Cases are already being brought, for instance, into the notorious massacres during the 33-day occupation of the Kyiv region town of Bucha in the early days of the war.

Some trials have involved prisoners of war held by the Ukrainians, but nearly half of all convictions have been in absentia. Victoria Matola, a journalist reporting on justice processes explained that while not ideal, such trials are key to fuel public confidence in the system. 

“Society wants to punish Russians for their crimes. And decisions in absentia, in a situation where there is currently no other option for prosecution, make it possible to record these crimes, identify suspects and collect evidence in order to punish the perpetrators in the future,” Matola said. “In a country at war, it is very difficult to explain to a person whose family has been killed, for example, that the person who did it cannot be found, let alone punished. Therefore an investigation and conviction, even in absentia, can give them at least some hope of punishment.”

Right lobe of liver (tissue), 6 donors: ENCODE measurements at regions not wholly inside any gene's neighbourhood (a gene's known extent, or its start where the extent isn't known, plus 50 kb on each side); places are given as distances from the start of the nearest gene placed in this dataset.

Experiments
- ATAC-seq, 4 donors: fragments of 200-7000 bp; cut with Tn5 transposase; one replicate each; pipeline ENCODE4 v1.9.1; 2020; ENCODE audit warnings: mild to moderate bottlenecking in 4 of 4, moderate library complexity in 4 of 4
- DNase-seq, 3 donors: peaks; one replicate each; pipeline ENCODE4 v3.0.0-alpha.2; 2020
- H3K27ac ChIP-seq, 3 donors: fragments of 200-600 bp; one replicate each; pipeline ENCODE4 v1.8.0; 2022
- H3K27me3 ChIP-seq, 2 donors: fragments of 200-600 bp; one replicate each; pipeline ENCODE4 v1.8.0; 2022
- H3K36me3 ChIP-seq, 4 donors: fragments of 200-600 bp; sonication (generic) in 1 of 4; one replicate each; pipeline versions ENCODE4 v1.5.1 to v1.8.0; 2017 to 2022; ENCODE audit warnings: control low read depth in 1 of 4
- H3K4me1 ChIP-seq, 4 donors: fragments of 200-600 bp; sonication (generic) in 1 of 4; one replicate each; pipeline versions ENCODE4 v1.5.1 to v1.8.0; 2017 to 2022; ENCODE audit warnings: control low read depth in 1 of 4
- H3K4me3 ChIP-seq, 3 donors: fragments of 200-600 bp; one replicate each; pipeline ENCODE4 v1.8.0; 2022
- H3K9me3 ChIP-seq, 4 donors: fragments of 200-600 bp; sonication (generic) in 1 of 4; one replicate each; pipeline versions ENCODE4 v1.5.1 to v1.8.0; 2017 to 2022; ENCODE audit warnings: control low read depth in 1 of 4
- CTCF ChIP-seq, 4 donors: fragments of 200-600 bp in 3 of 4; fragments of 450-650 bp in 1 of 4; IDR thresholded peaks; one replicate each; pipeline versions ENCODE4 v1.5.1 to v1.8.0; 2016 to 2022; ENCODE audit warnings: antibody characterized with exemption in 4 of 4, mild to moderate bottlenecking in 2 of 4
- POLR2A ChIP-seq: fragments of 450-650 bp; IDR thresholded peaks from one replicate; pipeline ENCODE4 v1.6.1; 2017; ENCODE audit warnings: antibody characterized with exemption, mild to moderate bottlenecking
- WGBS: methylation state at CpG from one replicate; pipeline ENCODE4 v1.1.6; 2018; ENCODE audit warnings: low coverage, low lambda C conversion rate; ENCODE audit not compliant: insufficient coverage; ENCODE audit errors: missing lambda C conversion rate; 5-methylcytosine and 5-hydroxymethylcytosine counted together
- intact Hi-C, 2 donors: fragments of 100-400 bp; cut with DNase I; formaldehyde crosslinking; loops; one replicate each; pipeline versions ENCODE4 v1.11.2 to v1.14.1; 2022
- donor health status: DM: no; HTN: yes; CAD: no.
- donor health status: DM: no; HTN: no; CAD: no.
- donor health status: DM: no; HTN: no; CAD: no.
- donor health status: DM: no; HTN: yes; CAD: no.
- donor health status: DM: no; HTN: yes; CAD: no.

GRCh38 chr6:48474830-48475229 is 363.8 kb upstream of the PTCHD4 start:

The process has not been without criticism. Although Ukraine has vowed to also hold its own soldiers to account – it is investigating an incident in eastern Luhansk last November in which video footage appeared to show Ukrainian forces firing on a dozen Russian prisoners of war – progress has been slow.

Another issue is that of the prosecution of combatants under international humanitarian law, a highly specialised field. Trials are being held in civilian courts in the locality where the alleged crimes took place, and despite allies rapidly mobilising to provide focused training and support to the office of Ukraine prosecutor general - the US alone donating ten million dollars –few Ukrainian judges have the required expertise in this type of case.